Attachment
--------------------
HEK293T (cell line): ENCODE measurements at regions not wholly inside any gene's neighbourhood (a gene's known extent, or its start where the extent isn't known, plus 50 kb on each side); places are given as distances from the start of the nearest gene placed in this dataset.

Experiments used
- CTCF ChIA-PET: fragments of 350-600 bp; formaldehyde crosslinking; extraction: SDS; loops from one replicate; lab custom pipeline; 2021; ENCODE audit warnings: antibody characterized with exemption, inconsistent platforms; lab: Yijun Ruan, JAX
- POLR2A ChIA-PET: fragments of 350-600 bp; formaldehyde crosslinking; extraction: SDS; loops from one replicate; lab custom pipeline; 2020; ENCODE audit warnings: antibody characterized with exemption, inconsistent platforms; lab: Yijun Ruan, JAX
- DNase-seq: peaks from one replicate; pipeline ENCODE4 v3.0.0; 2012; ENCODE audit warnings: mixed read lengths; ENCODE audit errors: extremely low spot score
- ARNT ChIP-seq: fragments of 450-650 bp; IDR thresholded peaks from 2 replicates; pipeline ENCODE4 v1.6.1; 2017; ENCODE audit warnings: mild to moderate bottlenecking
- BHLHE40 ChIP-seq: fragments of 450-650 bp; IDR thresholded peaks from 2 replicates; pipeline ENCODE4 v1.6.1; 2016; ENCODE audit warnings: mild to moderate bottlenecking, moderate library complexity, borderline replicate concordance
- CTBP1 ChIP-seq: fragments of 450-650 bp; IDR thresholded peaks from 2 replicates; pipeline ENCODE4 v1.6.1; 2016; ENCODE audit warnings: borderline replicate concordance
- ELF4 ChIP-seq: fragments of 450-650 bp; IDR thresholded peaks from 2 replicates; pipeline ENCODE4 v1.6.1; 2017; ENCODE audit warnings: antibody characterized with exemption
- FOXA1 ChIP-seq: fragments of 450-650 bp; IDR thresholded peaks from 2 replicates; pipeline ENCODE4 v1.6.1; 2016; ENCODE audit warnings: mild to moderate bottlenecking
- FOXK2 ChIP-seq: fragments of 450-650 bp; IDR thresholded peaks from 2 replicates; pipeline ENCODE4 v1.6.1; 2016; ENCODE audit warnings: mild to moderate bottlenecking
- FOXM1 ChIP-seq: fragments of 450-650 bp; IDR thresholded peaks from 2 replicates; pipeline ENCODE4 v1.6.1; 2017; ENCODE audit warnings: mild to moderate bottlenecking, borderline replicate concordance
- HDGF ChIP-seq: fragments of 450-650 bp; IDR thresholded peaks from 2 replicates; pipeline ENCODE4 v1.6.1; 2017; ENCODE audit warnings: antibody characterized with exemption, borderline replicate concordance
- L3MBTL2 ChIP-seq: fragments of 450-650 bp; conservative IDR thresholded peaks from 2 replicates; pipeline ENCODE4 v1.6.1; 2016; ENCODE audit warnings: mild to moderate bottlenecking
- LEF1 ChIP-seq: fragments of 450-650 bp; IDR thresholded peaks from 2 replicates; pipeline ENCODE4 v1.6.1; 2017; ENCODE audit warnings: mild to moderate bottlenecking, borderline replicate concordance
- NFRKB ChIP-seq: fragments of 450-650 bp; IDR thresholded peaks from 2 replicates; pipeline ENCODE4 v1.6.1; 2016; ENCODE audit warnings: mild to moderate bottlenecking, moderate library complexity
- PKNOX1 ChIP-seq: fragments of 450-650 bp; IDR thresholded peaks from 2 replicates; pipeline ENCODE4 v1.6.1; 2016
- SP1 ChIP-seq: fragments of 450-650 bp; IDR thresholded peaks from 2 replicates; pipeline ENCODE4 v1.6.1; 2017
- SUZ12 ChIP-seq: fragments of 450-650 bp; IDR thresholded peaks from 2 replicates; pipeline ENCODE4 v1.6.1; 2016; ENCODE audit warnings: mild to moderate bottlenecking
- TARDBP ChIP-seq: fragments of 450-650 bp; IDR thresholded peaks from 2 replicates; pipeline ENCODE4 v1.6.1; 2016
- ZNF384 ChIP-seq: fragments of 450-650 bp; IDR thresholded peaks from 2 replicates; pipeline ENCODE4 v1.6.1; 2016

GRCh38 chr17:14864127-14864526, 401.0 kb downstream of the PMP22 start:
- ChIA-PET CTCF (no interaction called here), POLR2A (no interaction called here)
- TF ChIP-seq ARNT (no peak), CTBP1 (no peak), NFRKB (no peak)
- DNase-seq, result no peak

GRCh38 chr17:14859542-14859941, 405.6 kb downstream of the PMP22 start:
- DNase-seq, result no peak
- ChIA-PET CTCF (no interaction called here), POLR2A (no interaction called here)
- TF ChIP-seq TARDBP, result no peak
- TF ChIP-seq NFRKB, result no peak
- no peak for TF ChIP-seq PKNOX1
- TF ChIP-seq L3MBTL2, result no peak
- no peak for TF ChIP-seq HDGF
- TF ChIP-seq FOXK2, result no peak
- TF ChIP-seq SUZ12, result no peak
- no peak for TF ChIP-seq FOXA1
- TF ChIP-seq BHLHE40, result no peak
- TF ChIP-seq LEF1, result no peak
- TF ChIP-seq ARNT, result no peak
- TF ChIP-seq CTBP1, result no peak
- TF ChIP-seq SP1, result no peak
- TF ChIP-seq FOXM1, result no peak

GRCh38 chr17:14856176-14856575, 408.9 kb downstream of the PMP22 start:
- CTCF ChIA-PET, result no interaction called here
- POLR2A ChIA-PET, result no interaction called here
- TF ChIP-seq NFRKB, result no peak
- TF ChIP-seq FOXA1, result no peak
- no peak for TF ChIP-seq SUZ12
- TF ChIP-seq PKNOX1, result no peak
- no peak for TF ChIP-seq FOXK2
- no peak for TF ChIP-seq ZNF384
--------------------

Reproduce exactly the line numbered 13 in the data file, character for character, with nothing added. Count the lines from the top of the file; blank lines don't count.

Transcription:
- HDGF ChIP-seq: fragments of 450-650 bp; IDR thresholded peaks from 2 replicates; pipeline ENCODE4 v1.6.1; 2017; ENCODE audit warnings: antibody characterized with exemption, borderline replicate concordance